Who's on first? Guidance concerning collaboration and publication
Could trusting a fellow collaborator land you in hot water? For Carsten Carlberg, who held dual appointments at the University of Luxembourg and University of Eastern Finland, trusting his advisee resulted in eventual dismissal after fraudulent data was uncovered in a manuscript where he was listed as the seventh author. According to the University of Luxembourg, while his advisee was guilty of manipulating the data, as senior author, he remained responsible for the paper and its findings. Issues of authorship are vitally important in academia. Indeed, promotion and tenure are heavily dependent on the number of publications and grants attributable to a researcher or scholar. Along with increased emphasis on cross-disciplinary and cross-cultural collaboration, is authorship attribution as straightforward as "he or she who writes the manuscript receives first author"? This session will discuss this and other questions concerning authorship and collaboration as well as introduce other famous (and infamous) cases of authorship disputes.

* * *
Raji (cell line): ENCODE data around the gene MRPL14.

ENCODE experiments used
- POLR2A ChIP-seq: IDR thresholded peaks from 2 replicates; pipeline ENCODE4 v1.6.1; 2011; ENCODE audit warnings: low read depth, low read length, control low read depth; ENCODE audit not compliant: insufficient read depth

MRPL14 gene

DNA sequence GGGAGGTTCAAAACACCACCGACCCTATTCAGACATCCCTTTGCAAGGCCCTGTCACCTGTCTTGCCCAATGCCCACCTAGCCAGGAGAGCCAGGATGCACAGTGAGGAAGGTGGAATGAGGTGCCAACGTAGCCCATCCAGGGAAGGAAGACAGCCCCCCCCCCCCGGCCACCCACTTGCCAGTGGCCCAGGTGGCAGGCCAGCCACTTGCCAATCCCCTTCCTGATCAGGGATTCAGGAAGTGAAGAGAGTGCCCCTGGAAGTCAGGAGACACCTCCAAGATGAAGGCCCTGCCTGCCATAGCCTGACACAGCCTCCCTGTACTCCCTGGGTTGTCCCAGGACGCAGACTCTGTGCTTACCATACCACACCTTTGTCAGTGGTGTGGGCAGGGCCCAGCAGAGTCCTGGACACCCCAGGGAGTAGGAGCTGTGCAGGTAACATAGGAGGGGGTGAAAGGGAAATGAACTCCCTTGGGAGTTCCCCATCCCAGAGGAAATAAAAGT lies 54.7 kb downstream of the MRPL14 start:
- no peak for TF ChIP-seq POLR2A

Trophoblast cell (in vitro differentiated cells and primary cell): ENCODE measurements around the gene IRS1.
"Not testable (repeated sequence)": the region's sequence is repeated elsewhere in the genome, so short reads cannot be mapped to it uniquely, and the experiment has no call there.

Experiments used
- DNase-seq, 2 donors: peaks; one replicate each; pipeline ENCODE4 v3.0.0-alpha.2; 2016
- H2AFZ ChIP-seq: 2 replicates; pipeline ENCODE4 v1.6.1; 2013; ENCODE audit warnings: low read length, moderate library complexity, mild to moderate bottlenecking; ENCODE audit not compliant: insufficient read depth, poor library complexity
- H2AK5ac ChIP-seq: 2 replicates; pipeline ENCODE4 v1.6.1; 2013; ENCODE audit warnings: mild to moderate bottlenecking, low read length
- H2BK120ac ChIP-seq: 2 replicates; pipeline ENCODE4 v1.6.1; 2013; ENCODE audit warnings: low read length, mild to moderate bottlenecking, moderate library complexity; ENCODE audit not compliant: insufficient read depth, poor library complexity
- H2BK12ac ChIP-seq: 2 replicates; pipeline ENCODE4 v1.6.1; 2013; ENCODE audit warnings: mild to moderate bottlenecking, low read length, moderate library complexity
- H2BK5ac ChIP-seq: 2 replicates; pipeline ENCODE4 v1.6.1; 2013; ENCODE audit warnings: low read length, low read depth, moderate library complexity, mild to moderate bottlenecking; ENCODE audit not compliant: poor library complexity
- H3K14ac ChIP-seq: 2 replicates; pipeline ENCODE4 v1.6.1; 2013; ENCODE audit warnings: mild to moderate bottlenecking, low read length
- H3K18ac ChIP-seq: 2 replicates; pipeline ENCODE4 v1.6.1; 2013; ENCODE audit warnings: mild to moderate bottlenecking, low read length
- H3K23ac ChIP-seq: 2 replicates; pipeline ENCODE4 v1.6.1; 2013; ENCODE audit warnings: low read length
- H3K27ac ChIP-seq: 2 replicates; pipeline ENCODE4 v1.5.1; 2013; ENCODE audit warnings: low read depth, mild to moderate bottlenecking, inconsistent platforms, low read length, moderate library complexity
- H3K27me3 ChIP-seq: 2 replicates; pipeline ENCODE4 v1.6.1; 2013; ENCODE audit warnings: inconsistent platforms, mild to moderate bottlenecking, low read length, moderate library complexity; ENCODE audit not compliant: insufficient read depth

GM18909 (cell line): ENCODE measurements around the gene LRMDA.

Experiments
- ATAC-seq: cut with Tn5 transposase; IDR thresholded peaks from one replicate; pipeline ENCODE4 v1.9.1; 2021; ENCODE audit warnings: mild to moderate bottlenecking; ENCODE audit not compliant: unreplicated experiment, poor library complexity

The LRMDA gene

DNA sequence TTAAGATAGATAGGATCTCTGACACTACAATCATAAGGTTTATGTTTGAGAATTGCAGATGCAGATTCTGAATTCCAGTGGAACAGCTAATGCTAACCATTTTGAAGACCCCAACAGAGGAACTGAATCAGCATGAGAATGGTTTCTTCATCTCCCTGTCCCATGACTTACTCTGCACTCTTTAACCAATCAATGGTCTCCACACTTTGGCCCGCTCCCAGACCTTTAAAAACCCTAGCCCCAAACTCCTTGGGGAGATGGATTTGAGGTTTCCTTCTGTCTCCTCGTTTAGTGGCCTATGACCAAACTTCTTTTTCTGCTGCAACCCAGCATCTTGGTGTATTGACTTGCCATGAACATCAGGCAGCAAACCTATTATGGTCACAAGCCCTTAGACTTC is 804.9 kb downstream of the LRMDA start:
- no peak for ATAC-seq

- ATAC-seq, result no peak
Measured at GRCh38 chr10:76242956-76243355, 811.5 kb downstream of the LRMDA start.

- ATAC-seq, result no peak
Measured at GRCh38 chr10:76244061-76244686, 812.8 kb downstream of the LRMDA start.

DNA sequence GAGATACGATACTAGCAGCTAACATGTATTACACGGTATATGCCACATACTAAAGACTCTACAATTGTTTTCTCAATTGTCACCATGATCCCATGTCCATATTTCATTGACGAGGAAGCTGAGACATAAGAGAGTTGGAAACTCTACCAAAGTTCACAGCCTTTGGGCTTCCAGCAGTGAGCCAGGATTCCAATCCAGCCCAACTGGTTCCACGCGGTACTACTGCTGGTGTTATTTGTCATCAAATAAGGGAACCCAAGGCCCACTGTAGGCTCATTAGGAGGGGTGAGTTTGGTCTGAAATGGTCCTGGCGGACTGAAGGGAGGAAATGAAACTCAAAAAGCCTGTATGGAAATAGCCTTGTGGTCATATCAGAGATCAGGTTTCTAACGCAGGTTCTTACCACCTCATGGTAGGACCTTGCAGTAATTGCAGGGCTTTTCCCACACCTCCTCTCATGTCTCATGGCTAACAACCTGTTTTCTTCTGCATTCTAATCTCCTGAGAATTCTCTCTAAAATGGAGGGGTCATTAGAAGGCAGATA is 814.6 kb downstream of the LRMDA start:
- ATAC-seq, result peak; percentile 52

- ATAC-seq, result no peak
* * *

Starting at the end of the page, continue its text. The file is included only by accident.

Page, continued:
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Sara Dries, Education assistant